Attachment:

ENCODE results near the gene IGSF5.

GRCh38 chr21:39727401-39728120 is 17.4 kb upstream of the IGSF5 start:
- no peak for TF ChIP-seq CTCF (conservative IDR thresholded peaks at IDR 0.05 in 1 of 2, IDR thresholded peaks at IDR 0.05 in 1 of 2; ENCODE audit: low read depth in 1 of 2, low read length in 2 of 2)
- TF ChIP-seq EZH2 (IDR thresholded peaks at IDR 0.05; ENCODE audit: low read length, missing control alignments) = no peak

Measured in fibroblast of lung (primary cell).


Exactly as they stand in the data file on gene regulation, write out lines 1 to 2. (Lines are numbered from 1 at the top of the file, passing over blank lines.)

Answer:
ENCODE results near the gene IGSF5.

GRCh38 chr21:39727401-39728120 is 17.4 kb upstream of the IGSF5 start: